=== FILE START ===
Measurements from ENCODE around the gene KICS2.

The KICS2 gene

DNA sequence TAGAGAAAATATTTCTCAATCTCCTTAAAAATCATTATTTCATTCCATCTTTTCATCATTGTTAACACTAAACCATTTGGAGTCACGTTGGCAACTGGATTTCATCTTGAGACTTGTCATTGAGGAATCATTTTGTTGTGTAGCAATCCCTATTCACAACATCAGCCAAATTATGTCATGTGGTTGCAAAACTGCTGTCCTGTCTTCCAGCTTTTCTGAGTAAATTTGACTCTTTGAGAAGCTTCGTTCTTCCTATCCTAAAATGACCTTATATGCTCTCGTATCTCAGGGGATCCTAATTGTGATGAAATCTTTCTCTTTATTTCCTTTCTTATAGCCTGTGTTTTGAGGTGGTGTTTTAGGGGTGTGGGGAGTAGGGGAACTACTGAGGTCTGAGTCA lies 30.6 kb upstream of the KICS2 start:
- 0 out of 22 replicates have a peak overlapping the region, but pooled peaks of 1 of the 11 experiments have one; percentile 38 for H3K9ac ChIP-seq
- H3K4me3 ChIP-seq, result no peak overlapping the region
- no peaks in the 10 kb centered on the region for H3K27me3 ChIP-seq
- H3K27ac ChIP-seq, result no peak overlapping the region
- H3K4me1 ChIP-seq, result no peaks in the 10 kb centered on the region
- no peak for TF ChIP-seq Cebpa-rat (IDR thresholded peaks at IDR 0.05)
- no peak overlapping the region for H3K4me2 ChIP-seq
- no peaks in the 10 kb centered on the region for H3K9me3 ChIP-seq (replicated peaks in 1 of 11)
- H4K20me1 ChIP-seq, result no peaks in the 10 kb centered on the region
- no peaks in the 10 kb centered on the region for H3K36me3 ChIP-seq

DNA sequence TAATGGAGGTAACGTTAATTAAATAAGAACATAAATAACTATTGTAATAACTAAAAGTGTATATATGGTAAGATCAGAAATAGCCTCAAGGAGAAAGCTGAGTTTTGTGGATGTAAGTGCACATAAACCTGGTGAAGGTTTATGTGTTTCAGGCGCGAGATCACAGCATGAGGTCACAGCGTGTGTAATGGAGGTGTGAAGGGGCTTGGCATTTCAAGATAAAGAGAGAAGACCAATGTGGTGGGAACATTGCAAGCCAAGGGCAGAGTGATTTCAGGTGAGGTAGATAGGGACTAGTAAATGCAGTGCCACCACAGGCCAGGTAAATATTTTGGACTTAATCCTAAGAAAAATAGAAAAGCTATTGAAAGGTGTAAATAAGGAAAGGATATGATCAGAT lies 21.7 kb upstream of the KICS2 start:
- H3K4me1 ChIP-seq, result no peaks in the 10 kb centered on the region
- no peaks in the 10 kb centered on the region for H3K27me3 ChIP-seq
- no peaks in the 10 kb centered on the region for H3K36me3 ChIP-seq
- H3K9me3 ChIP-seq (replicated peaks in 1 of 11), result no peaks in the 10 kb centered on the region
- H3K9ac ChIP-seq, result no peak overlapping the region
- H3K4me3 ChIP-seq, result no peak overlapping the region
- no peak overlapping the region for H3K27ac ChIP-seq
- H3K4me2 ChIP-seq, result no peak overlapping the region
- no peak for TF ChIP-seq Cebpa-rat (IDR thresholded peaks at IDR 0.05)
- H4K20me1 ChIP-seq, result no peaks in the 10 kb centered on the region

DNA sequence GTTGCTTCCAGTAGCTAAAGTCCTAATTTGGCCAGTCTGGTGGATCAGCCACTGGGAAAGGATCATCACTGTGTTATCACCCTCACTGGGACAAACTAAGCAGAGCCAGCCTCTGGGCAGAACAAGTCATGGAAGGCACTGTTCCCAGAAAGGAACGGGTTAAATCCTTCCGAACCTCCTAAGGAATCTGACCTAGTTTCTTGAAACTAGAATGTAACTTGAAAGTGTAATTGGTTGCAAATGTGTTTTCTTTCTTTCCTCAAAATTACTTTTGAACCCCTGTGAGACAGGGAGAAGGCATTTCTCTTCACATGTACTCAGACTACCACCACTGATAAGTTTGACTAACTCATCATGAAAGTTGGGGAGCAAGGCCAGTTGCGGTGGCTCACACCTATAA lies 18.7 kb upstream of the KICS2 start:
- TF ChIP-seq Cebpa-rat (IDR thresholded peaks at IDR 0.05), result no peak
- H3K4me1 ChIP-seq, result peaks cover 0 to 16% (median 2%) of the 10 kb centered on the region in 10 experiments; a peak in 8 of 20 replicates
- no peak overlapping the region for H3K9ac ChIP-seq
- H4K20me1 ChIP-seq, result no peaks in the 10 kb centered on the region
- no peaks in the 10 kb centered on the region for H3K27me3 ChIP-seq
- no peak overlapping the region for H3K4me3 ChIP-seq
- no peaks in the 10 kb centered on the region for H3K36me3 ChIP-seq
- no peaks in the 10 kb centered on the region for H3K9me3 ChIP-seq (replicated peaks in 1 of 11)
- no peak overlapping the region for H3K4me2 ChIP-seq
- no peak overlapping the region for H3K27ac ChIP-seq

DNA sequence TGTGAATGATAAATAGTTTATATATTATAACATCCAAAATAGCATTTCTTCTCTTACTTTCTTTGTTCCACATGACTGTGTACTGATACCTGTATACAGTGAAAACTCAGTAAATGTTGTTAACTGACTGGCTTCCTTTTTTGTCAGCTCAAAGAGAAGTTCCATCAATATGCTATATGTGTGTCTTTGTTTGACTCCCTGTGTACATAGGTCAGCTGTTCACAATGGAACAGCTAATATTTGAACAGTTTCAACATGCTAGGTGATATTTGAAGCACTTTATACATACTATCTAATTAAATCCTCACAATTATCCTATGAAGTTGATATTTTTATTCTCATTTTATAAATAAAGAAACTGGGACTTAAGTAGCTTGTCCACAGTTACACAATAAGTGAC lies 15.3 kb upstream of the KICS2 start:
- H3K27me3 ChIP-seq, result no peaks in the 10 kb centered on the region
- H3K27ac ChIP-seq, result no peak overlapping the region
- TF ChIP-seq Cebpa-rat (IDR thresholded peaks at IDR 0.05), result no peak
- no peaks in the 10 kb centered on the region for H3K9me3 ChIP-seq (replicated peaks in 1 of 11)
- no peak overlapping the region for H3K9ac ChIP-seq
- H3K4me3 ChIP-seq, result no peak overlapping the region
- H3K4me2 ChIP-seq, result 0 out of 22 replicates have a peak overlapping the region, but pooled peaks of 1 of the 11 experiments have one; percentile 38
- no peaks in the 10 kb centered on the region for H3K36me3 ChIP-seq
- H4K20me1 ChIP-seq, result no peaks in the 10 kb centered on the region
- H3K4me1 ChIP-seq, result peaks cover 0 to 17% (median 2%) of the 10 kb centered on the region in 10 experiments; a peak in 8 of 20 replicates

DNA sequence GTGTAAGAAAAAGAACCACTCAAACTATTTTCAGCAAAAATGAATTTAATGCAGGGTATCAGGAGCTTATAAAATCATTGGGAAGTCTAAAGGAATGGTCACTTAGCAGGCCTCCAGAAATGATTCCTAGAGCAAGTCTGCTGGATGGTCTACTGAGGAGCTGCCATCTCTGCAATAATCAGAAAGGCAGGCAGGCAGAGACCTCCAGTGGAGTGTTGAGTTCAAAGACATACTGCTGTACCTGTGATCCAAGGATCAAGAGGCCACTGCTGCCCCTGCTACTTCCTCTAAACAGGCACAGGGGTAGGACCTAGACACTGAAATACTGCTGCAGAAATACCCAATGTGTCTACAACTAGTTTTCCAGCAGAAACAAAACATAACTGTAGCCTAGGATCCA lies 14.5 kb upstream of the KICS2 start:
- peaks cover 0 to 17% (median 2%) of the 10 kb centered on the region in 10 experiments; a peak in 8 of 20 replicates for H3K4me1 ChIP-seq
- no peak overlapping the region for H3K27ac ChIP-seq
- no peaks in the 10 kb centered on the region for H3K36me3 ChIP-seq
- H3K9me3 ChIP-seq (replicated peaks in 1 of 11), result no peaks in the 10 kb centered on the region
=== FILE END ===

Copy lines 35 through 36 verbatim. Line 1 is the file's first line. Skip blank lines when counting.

- no peak overlapping the region for H3K27ac ChIP-seq

DNA sequence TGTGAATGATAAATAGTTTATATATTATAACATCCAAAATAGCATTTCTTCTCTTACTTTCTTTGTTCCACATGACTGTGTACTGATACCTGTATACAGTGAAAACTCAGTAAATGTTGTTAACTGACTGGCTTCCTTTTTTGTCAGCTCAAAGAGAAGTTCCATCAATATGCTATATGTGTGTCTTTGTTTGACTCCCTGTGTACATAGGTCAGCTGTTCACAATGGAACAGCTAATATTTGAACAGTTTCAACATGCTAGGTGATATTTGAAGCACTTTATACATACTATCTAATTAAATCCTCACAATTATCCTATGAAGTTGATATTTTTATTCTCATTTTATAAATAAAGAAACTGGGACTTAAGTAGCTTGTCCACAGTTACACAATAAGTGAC lies 15.3 kb upstream of the KICS2 start: